We all have that dream of digging through your grandparents' attic to find a dusty old wristwatch. In most cases, that never happens. When it does, that watch is usually an Elgin (not knocking Elgin, just sayin there are a lot of em out there). Every now and then, when it does happen, the watch is important - like, say a split-seconds Patek Philippe chronograph retailed by Tiffany & Co. The watch we have here is another one of those examples that is hard to believe, but true.
The watch you are looking at is the Rolex reference 6062, also known as the Rolex triple-date moonphase, or one of the most complex watches to ever bear the mighty crown on the dial. It was produced from 1948-1953 in only 500 examples. Rarely do you see them with "star" dials, which this one happens to have. Even more rarely do you see them with the words "Officially Certified Chronometer" on the dial. This one happens to have them.
But what trumps all these niceties of this particular 6062 is the condition. Whoever purchased this watch likely took it home and, threw it in a sock, and let it sit there for the next 60 years (seriously, the watch was found in a sock, or so we're told.) The case shows absolutely no signs of polishing - the oxidation to the 18k gold case means it likely sat in darkness for its life - and its dial is completely pure with bright blue date scale. Included are the actual original crocodile strap and gold buckle from purchase, too. Perhaps our favorite trait of this 6062 is the original "Super Oyster" crown, though.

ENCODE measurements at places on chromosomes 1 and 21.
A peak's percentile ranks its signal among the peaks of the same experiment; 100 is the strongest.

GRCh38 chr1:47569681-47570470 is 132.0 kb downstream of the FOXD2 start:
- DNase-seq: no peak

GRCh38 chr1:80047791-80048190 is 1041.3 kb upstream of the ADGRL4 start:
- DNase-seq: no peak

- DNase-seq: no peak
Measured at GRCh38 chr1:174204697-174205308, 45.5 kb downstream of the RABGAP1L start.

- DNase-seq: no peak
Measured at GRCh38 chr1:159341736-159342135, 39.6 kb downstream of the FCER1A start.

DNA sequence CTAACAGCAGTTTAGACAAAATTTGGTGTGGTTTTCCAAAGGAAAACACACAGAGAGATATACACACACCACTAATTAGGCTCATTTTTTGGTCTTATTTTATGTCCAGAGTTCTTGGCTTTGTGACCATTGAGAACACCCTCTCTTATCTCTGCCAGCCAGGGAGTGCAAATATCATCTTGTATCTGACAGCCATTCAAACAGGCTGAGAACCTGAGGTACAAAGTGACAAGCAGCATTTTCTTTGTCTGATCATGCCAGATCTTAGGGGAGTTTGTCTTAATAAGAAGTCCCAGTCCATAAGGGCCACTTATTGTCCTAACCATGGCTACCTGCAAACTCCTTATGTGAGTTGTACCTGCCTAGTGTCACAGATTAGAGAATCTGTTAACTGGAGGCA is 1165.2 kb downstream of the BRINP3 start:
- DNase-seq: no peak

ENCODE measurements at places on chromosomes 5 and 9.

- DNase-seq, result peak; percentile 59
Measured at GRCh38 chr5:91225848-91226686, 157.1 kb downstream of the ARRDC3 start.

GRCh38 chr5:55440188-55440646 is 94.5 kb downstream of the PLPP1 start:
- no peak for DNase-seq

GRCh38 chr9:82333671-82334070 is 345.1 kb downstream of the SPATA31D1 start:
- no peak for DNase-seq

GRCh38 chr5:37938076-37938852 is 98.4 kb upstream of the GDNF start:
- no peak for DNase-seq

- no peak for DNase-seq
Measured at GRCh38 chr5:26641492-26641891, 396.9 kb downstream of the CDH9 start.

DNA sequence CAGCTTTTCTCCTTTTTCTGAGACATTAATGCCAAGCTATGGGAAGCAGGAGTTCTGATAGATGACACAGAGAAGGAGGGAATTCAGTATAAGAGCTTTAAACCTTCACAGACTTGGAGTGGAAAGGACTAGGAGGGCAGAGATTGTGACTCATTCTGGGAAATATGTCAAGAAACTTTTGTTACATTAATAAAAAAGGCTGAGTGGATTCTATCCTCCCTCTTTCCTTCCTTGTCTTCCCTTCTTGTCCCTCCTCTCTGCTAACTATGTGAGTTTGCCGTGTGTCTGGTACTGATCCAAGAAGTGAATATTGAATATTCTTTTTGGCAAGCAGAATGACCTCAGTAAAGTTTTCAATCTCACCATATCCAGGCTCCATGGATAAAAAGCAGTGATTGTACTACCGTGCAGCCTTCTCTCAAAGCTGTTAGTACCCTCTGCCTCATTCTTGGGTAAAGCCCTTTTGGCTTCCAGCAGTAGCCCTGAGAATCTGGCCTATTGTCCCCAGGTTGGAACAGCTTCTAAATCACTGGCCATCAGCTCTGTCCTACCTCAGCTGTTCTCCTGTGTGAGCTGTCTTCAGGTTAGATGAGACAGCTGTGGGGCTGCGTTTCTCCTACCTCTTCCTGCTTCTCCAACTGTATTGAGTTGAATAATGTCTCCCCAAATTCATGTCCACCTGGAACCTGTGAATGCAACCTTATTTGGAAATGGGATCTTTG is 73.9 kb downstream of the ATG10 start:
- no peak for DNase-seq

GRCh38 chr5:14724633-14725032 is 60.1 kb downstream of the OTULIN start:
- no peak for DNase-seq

Everything about this Rolex is original. Everything. And that, to a vintage Rolex collector, is as good as gold. The pre-sale estimate on this triple-date moonphase is $150,000-$200,000 and it will be sold this Friday via Christie's New York. For more details on this truly exceptional Rolex, in our opinion the nicest 6062 to ever surface, click here.
So it's surprising how relatively little there is to know about the beginnings of the 100-plus-year-old brand. Even something as simple as where its name came from is shrouded in confusion.
Rolex, for its official brand story, plays it pretty simple. According the brand's official website, founder Hans Wilsdorf wanted his new brand of watches to have a short name that could be said in any language.
Most importantly, he wanted something that looked good on the watches themselves, and that was symmetrical in capital letters.
"I tried combining the letters of the alphabet in every possible way," Wilsdorf supposedly said, according to Rolex. "This gave me some hundred names, but none of them felt quite right. One morning, while riding on the upper deck of a horse-drawn omnibus along Cheapside in the City of London, a genie whispered 'Rolex' in my ear."
If that seems incomplete to you, you're not alone. Adding a bit of color to the story is a n essay in NYU's Stern Business School newsletter that claims that Wilsdorf also thought "Rolex" seemed like an onomatopoeia of a watch ticking.
So, basically it doesn't really mean anything. (Some have suggested that it's short for "horological excellence," but there's no proof that Wilsdorf ever claimed that.)
It also hides the brand's English roots, as the brand began in London in 1908 and moved to Geneva, Switzerland in 1919.